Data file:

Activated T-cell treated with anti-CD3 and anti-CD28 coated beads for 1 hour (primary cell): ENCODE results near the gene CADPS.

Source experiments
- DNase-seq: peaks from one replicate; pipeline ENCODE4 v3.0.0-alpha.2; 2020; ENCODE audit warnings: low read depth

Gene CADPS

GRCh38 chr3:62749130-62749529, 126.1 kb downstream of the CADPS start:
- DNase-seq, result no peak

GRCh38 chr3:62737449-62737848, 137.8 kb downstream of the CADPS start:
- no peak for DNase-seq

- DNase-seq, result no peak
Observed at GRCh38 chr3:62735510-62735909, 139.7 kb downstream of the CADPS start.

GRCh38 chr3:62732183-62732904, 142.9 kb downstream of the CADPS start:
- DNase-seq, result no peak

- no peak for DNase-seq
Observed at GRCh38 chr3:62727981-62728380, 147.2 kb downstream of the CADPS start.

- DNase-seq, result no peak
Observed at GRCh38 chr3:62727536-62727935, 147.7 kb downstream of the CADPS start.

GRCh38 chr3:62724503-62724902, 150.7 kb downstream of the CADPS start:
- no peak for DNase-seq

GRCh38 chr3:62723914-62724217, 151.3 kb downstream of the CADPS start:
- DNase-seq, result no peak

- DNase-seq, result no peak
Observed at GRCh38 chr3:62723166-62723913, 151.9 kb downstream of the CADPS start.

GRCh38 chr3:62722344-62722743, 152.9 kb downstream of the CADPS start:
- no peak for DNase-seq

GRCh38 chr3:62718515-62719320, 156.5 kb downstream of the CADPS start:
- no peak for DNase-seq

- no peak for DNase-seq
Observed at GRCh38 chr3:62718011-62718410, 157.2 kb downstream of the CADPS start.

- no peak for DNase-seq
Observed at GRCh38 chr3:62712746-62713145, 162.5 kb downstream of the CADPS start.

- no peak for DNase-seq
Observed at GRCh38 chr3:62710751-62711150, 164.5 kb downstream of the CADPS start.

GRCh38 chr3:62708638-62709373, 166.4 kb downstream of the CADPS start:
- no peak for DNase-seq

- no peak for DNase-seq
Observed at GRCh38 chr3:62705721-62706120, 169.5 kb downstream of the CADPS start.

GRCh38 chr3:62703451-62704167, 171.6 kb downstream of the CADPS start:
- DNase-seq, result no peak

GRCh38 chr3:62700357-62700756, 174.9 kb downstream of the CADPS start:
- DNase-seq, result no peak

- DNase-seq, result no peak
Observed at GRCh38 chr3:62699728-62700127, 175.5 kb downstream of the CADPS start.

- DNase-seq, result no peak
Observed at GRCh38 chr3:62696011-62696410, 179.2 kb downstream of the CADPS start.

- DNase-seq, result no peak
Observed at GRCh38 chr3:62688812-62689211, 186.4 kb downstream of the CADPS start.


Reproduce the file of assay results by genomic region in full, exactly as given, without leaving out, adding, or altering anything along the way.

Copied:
Activated T-cell treated with anti-CD3 and anti-CD28 coated beads for 1 hour (primary cell): ENCODE results near the gene CADPS.

Source experiments
- DNase-seq: peaks from one replicate; pipeline ENCODE4 v3.0.0-alpha.2; 2020; ENCODE audit warnings: low read depth

Gene CADPS

GRCh38 chr3:62749130-62749529, 126.1 kb downstream of the CADPS start:
- DNase-seq, result no peak

GRCh38 chr3:62737449-62737848, 137.8 kb downstream of the CADPS start:
- no peak for DNase-seq

- DNase-seq, result no peak
Observed at GRCh38 chr3:62735510-62735909, 139.7 kb downstream of the CADPS start.

GRCh38 chr3:62732183-62732904, 142.9 kb downstream of the CADPS start:
- DNase-seq, result no peak

- no peak for DNase-seq
Observed at GRCh38 chr3:62727981-62728380, 147.2 kb downstream of the CADPS start.

- DNase-seq, result no peak
Observed at GRCh38 chr3:62727536-62727935, 147.7 kb downstream of the CADPS start.

GRCh38 chr3:62724503-62724902, 150.7 kb downstream of the CADPS start:
- no peak for DNase-seq

GRCh38 chr3:62723914-62724217, 151.3 kb downstream of the CADPS start:
- DNase-seq, result no peak

- DNase-seq, result no peak
Observed at GRCh38 chr3:62723166-62723913, 151.9 kb downstream of the CADPS start.

GRCh38 chr3:62722344-62722743, 152.9 kb downstream of the CADPS start:
- no peak for DNase-seq

GRCh38 chr3:62718515-62719320, 156.5 kb downstream of the CADPS start:
- no peak for DNase-seq

- no peak for DNase-seq
Observed at GRCh38 chr3:62718011-62718410, 157.2 kb downstream of the CADPS start.

- no peak for DNase-seq
Observed at GRCh38 chr3:62712746-62713145, 162.5 kb downstream of the CADPS start.

- no peak for DNase-seq
Observed at GRCh38 chr3:62710751-62711150, 164.5 kb downstream of the CADPS start.

GRCh38 chr3:62708638-62709373, 166.4 kb downstream of the CADPS start:
- no peak for DNase-seq

- no peak for DNase-seq
Observed at GRCh38 chr3:62705721-62706120, 169.5 kb downstream of the CADPS start.

GRCh38 chr3:62703451-62704167, 171.6 kb downstream of the CADPS start:
- DNase-seq, result no peak

GRCh38 chr3:62700357-62700756, 174.9 kb downstream of the CADPS start:
- DNase-seq, result no peak

- DNase-seq, result no peak
Observed at GRCh38 chr3:62699728-62700127, 175.5 kb downstream of the CADPS start.

- DNase-seq, result no peak
Observed at GRCh38 chr3:62696011-62696410, 179.2 kb downstream of the CADPS start.

- DNase-seq, result no peak
Observed at GRCh38 chr3:62688812-62689211, 186.4 kb downstream of the CADPS start.